Roger Deakins is a man who needs no introduction. Arguably the most renowned cinematographer currently working, Deakins has burned vivid and unforgettable images into our cinema-going minds, having worked with some of the most respected directors of our time—including Martin Scorsese, John Sayles, Bob Rafelson, Norman Jewison and many others. He’s also lensed some of Joel and Ethan Coen’s best pictures, summoning indelible imagery from the nightmarish, Kafka-esque apartment complexes of “Barton Fink," the sleazy, delirious L.A. daydream of “The Big Lebowski” and the godless Texas frontier of “No Country for Old Men.” He was also behind the cameras for one of the brother’s most sadly overlooked efforts, “The Man Who Wasn’t There," a gorgeous, sullen, 1950’s-era drama about a taciturn barber who gets mixed up in some real bad business. The movie doesn’t traffic in the splashy violence or broad comedy that »
- Nicholas Laskin
Last Saturday (the most sacred day of the Jewish calendar, incidentally), the New York Film Festival screened Paul Thomas Anderson’s adaptation of Thomas Pynchon's Inherent Vice, and I’m still trying to grok it fully. It might take another few months and another screening (on a non-holy day), but the movie doesn’t open until December, so what’s the goddamn rush? Objectively speaking, it’s different from anything Anderson has done before, and he has done some weird shit. The film is a gorgeous stoner art object, at once groovy and glacial. It’s exceptionally faithful to the book, which is Pynchon’s contribution to the L.A. stoner private-eye genre, the highest (so to speak) achievements of which are (and remain) Robert Altman’s The Long Goodbye and the Coens’ The Big Lebowski. One thing they have in common is that their narratives unravel as they go along, »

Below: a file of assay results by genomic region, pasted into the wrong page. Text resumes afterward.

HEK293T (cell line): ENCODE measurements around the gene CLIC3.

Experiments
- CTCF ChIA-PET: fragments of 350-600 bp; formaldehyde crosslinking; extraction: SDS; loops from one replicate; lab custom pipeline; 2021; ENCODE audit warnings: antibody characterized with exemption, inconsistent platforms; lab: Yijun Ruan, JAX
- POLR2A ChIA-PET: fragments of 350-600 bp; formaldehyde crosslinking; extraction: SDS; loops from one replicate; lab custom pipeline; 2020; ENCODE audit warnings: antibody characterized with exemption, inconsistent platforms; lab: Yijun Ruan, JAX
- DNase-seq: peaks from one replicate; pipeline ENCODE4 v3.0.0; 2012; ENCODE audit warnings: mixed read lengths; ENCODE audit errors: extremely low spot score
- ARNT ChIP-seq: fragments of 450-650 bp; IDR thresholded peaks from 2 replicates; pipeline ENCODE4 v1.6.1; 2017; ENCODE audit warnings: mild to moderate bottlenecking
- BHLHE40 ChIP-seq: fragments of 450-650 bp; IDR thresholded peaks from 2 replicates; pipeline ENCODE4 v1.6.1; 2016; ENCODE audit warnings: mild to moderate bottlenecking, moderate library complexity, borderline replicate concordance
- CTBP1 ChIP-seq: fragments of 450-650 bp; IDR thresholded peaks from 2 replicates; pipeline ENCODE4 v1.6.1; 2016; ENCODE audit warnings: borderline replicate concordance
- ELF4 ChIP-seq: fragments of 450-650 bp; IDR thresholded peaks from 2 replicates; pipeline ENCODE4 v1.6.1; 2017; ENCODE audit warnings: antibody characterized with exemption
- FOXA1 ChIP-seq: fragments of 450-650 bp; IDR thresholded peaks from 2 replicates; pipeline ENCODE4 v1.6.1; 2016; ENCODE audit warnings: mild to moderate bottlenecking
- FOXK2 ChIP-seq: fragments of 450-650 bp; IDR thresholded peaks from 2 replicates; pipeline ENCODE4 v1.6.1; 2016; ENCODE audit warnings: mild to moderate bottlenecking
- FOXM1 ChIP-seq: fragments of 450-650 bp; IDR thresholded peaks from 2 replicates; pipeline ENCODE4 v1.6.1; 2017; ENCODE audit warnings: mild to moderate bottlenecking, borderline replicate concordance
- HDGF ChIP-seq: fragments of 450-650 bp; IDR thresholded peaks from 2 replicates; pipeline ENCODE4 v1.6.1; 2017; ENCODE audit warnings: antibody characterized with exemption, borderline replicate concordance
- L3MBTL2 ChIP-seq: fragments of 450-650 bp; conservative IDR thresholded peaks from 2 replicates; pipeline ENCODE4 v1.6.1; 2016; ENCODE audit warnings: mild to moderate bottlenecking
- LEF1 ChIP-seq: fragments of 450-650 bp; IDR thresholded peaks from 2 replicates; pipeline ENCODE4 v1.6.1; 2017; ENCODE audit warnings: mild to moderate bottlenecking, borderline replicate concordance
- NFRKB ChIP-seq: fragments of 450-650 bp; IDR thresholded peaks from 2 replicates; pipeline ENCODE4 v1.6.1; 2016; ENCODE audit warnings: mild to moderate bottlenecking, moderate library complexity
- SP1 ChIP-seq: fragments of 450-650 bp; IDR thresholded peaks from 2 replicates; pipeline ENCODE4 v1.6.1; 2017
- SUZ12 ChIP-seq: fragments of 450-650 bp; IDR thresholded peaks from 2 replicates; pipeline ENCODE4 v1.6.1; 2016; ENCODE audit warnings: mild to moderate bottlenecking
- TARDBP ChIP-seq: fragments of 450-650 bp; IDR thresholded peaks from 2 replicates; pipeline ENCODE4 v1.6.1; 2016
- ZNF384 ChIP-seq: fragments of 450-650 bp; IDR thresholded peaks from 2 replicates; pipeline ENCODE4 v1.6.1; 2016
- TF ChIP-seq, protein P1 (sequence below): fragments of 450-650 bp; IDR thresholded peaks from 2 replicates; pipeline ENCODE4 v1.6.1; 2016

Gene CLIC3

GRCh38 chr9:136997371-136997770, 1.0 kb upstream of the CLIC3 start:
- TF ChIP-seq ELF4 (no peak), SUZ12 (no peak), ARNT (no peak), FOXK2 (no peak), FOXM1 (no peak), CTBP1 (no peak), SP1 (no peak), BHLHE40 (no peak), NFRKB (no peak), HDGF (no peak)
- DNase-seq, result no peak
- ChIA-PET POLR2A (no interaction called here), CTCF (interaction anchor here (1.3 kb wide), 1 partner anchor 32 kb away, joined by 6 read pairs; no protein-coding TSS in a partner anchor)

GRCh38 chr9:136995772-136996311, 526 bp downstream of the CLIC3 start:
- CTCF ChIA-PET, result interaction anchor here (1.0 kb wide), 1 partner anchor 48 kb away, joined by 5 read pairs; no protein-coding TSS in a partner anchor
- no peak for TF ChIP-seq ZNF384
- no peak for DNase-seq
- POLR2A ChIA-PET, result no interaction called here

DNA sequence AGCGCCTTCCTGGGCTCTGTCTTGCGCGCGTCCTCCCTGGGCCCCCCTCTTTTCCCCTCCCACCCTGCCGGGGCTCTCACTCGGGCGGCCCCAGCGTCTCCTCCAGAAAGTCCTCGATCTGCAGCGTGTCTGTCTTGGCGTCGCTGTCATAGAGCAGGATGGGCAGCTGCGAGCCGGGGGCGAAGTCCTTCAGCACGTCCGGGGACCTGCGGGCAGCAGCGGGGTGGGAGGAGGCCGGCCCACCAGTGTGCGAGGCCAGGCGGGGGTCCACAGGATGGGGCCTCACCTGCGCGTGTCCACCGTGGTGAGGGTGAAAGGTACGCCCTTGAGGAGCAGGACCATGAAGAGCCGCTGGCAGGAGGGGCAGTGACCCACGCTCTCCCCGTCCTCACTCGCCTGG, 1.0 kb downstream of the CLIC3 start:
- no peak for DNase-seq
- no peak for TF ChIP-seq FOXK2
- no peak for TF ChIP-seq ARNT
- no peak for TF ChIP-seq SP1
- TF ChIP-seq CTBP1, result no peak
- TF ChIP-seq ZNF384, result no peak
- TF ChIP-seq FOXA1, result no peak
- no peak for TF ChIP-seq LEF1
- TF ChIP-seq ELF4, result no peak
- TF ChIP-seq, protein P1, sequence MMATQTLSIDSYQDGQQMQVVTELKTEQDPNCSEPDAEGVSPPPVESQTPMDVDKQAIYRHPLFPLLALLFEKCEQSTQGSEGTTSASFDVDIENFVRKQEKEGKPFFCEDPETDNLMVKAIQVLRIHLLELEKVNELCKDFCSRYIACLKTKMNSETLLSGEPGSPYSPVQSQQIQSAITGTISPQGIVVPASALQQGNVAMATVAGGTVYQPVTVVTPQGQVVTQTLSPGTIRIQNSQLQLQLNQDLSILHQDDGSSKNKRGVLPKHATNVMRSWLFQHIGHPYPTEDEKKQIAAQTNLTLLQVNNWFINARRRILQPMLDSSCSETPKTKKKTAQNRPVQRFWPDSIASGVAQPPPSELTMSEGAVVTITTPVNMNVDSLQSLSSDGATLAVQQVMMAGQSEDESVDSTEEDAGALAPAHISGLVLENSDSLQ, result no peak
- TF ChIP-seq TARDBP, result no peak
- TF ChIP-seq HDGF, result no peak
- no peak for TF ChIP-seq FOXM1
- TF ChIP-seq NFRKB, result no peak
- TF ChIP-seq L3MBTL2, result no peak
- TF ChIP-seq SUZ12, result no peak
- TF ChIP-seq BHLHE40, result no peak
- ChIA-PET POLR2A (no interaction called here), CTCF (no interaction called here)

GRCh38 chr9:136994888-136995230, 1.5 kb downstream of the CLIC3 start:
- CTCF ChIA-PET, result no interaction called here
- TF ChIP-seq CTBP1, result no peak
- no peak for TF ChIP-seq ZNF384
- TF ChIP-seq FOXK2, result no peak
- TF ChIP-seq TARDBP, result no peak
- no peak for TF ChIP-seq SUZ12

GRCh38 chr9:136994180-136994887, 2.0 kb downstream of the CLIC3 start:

- David Edelstein
Written for the screen and directed by Paul Thomas Anderson
It’s not just that Paul Thomas Anderson’s movies tend to defy any one genre description; it’s that, often, it seems as if the writer-director is trying to play with many genres simultaneously. The only reason that Boogie Nights isn’t the best drama of the 1990s is that it spends a lot of time trying to be the best comedy of the 1990s instead. So Anderson’s newest, Inherent Vice, is a departure in that it mostly sticks to one style (sun-drenched film noir) and one tone (absurdist comedy). It’s also a fine film, which suffers only when measured against the insanely high standard that Anderson’s past work has set.
- Mark Young